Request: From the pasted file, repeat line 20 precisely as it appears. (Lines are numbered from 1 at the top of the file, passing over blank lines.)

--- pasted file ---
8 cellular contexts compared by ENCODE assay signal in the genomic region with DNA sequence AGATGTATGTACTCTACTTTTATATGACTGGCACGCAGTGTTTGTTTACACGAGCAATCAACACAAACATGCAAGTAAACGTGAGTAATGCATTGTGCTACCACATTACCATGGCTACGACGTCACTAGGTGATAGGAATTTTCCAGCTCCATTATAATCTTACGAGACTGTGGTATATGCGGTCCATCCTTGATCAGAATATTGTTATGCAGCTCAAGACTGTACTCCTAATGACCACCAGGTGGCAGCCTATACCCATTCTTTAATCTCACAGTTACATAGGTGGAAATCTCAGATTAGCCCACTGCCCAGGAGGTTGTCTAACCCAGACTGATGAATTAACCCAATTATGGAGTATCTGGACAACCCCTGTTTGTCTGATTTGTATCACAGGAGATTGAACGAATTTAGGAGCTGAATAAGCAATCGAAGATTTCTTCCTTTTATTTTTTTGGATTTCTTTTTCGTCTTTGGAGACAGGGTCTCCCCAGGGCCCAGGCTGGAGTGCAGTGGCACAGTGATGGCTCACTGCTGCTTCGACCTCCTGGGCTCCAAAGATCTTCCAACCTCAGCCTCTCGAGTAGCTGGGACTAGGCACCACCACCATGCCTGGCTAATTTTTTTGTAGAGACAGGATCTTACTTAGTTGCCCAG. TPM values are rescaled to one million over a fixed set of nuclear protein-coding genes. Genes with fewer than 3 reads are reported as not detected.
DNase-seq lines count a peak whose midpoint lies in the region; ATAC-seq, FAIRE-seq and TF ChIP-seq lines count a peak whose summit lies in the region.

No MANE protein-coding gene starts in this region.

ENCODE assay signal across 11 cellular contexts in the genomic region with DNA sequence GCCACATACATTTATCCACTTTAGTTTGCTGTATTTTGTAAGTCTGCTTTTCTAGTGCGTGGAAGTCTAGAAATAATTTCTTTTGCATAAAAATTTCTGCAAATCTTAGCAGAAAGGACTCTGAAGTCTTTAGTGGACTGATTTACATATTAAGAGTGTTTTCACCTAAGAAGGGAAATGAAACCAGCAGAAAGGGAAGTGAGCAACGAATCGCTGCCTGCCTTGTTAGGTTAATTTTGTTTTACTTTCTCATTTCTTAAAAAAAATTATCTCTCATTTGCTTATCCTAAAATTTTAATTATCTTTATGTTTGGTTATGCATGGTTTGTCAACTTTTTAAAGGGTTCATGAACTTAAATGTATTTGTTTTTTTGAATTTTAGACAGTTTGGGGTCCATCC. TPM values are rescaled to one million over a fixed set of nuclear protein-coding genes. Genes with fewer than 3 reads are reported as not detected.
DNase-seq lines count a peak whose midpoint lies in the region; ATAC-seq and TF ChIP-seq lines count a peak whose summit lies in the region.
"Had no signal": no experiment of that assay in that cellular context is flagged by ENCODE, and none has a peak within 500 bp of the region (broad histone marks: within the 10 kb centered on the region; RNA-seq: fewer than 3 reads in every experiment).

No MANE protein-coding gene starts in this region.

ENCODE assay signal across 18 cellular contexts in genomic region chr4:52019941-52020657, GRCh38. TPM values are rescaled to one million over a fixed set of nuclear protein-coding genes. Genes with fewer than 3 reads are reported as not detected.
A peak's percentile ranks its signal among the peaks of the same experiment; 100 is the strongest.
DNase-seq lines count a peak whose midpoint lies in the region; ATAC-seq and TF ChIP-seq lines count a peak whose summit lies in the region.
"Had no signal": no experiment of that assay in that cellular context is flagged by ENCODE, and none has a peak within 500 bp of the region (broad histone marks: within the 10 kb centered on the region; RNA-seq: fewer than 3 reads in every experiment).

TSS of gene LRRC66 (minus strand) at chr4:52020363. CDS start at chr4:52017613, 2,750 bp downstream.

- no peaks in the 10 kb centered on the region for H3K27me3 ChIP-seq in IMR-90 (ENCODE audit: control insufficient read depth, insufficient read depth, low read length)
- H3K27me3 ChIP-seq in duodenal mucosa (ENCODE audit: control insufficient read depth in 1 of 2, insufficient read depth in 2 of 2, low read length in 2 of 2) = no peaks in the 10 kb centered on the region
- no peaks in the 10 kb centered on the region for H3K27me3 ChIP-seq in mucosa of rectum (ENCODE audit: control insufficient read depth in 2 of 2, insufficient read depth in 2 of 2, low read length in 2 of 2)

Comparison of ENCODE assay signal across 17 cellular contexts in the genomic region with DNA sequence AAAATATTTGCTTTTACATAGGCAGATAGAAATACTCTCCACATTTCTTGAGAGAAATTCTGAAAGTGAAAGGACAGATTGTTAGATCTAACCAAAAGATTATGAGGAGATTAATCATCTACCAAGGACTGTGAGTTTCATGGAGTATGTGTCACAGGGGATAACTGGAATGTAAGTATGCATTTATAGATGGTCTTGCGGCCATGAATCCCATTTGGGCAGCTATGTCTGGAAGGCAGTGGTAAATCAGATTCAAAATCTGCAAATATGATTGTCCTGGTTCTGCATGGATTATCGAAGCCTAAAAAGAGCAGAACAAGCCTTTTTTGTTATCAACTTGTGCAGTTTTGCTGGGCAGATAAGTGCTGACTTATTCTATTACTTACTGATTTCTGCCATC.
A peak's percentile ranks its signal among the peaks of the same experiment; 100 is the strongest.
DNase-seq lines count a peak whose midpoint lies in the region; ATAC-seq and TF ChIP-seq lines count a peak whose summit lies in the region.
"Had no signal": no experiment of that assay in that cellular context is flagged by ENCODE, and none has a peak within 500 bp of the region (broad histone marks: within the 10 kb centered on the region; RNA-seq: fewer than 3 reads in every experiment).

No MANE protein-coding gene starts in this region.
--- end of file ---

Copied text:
No MANE protein-coding gene starts in this region.